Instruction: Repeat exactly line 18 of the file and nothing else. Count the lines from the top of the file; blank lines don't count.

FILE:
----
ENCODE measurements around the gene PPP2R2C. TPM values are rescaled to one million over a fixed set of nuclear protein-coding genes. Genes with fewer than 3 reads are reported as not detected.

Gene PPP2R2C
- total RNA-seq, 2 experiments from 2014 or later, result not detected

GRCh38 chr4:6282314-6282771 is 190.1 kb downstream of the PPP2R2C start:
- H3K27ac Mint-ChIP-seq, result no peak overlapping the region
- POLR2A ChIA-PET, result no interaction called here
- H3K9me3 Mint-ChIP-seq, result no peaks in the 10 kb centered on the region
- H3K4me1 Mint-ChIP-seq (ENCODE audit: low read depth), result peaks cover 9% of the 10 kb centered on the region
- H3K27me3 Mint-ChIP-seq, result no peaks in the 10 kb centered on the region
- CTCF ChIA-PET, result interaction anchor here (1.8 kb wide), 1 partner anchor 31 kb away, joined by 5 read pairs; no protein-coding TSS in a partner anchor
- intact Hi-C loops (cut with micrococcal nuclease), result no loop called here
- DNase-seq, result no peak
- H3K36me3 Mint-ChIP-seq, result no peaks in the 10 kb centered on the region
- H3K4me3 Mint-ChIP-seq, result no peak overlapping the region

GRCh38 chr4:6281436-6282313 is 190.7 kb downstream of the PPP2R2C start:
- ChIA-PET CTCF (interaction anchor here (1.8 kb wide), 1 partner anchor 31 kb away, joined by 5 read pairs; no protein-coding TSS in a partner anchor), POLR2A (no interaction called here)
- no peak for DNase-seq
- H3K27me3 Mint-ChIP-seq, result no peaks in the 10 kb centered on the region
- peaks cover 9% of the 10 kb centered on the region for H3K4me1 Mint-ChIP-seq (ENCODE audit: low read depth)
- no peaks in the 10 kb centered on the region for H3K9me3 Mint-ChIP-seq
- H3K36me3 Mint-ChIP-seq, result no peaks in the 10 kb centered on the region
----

- H3K27me3 Mint-ChIP-seq, result no peaks in the 10 kb centered on the region